|[ʉːɥ]||ü||küa||[ˈkʉːɥɑː]||'mountain' (Southern Kurdish)|
|[ɛɥ]||e||tela||[tɛɥˈlɑː]||'stable' (Southern Kurdish)|
|[ɥɑː]||a||dat||[dɥɑːt]||'daughter' (Southern Kurdish)|
- Khan & Lescot (1970), pp. 3-7.
- Haig & Matras (2002), p. 5.
- The map shown is based on a map published by Le Monde Diplomatique in 2007.
- Thackston (2006a), pp. 1-2.
- Asadpour & Mohammadi (2014), p. 109.
- Khan & Lescot (1970), p. 5.
- Sedeeq (2017), p. 82.
- Rahimpour & Dovaise (2011), p. 75.
- Windfuhrt (2012), p. 597. sfnp error: no target: CITEREFWindfuhrt2012 (help)
- Rahimpour & Dovaise (2011), pp. 75-76.
- Campbell & King (2000), p. 899.
- Fattahi, Anonby & Gheitasi (2016).
- Hamid (2015), p. 18.
- McCarus (1958), pp. 12.
- Fattah (2000), pp. 96-97.
- Fattah (2000), pp. 97-98.
- Gündoğdu (2016), pp. 61-62.
- Gündoğdu (2016), p. 65.
- "Kurdish language i. History of the Kurdish language". Iranicaonline. Retrieved 6 December 2017.
- Thackston (2006b), pp. 2-4.
- Thackston (2006b), p. 2.
- Khan & Lescot (1970), p. 6.
- Asadpour & Mohammadi (2014), p. 114.
- Sedeeq (2017), pp. 80, 105–106.
- Khan & Lescot (1970), pp. 8-16.
- Thackston (2006a), p. 1.
- Thackston (2006b), pp. 1-2.
- Thackston (2006a), p. 7.
- Fattah (2000), pp. 110-122.
- Soane (1922), pp. 193-202.
- Fattah describes the sound as a voyelle brève antérieure ou centrale non arrondie (p. 119).
- Fattah describes the sound as a voyelle longue postérieure, d'aperture maximale, légèrement nasalisée. (p. 110)
- Fattah describes the sound as being the voyelle ultra-brève centrale très légèrement arrondie (p. 120).
- Fattah describes the sound as being the voyelle longue d'aperture minimale centrale arrondie (p. 114).
- Fattah describes the sound as being the voyelle postérieure arrondie (p. 111).
- Fattah describes the sound as being voyelle longue centrale arrondie (p. 116).
- Thackston (2006a), p. 3.
- Thackston (2006b), p. 1.
- Gündoğdu (2016), p. 62.
- Gündoğdu (2016), p. 61.
- Khan & Lescot (1970), p. 16.
- Rahimpour & Dovaise (2011), p. 77.
- Asadpour & Mohammadi (2014), p. 107.
- Asadpour, Hiwa; Mohammadi, Maryam (2014), "A Comparative Study of Phonological System of Kurdish Varieties" (PDF), Journal of Language and Cultural Education : Jolace, Journal of Language and Cultural Education: 108–109 & 113, ISSN 1339-4584, retrieved 29 October 2017
- Campbell, George L.; King, Gareth (2000), Compendium of the World's Languages
- Fattah, Ismaïl Kamandâr (2000), Les dialectes Kurdes méridionaux, Acta Iranica, ISBN 9042909188
- Fattahi, Mehdi; Anonby, Erik; Gheitasi, Mojtaba (2016), Is the labial-palatal approximant a phoneme in Southern Kurdish? (PDF), retrieved 2 December 2017
- Gündoğdu, Songül (2016), Remarks on Vowels and Consonants in Kurmanji, retrieved 14 December 2017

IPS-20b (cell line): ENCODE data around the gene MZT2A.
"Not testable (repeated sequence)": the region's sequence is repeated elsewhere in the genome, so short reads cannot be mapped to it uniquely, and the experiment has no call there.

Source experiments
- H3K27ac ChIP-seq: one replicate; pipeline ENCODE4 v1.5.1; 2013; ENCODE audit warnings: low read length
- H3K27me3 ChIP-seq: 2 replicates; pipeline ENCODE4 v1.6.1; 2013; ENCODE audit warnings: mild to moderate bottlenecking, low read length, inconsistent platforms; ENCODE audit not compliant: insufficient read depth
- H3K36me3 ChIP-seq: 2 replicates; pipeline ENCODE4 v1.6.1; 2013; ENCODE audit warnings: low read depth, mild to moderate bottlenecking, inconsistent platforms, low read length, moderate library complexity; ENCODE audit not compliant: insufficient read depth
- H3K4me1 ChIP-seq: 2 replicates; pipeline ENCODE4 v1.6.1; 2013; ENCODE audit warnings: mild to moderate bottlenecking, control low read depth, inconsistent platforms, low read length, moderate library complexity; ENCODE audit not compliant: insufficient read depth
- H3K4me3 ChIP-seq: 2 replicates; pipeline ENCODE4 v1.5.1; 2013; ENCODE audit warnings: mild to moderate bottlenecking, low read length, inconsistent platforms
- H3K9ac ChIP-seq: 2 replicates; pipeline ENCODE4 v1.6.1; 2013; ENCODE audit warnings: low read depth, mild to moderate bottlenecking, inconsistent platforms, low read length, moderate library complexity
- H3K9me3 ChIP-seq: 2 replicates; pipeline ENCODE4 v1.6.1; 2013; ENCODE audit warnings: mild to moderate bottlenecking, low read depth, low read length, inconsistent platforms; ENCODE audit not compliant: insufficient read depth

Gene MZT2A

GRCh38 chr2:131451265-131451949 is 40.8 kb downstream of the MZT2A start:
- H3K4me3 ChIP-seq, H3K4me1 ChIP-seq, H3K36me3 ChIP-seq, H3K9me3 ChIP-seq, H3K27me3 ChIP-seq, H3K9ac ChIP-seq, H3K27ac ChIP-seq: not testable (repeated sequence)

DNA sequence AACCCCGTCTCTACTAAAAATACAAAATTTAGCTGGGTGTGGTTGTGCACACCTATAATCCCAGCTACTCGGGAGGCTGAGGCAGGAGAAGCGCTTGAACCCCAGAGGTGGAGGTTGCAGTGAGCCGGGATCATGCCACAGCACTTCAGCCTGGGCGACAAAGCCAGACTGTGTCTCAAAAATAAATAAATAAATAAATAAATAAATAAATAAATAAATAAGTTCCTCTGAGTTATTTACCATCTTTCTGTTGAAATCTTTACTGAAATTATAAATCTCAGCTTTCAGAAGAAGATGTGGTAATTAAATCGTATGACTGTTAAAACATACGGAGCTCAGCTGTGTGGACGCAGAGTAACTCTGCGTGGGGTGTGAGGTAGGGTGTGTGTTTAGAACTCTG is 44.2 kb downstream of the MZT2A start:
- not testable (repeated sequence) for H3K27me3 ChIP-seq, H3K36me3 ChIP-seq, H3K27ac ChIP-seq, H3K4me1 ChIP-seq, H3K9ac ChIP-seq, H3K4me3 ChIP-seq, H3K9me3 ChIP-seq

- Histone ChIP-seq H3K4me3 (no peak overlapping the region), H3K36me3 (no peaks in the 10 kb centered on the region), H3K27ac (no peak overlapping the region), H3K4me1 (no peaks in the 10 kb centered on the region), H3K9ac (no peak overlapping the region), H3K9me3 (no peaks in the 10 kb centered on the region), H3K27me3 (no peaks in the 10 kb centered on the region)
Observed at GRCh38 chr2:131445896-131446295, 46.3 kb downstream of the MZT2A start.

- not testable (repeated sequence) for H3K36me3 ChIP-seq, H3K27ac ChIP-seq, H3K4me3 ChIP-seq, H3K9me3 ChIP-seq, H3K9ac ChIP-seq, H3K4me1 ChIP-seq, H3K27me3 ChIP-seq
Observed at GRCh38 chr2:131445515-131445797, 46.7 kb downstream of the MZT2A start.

- Haig, Geoffrey; Matras, Yaron (2002), "Kurdish linguistics: a brief overview" (PDF), Sprachtypologie und Universalienforschung, Berlin, 55 (1): 5, archived from the original (PDF) on 10 October 2017, retrieved 27 April 2013
- Hamid, Twana Saadi (2015), The Prosodic Phonology of Central Kurdish, Newcastle University
- Khan, Celadet Bedir; Lescot, Roger (1970), Grammaire Kurde (Dialecte kurmandji) (PDF), Paris: La librairie d'Amérique et d'Orient Adrien Maisonneuve, retrieved 28 October 2017
- Rahimpour, Massoud; Dovaise, Majid Saedi (2011), "A Phonological Contrastive Analysis of Kurdish and English" (PDF), International Journal of English Linguistics, 1 (2): 75, doi:10.5539/IJEL.V1N2P73, S2CID 30247575, archived from the original (PDF) on 2017-12-01, retrieved 19 November 2017
- McCarus, Ernest N. (1958), —A Kurdish Grammar (PDF), retrieved 11 June 2018
- Sedeeq, Dashne Azad (2017), Diachronic Study of English Loan Words in the Central Kurdish Dialect in Media Political Discourse (PDF), University of Leicester, p. 82
- Öpengin, Ergin; Haig, Geoffrey (2014), "Regional variation in Kurmanji: A preliminary classification of dialects", Kurdish Studies, 2, ISSN 2051-4883
- Soane, Ely Banister (1922), "Notes on the Phonology of Southern Kurmanji", The Journal of the Royal Asiatic Society of Great Britain and Ireland, Cambridge University Press, 2
- Thackston, W.M. (2006a), —Sorani Kurdish— A Reference Grammar with Selected Readings (PDF), retrieved 29 October 2017
- Thackston, W.M. (2006b), —Kurmanji Kurdish— A Reference Grammar with Selected Readings (PDF), retrieved 18 December 2017
- Ludwig Windfuhr, Gernot (2012), The Iranian Languages, Routledge, ISBN 978-0-7007-1131-4
- This page is based on the Wikipedia article Kurdish phonology; it is used under the Creative Commons Attribution-ShareAlike 3.0 Unported License (CC-BY-SA). You may redistribute it, verbatim or modified, providing that you comply with the terms of the CC-BY-SA.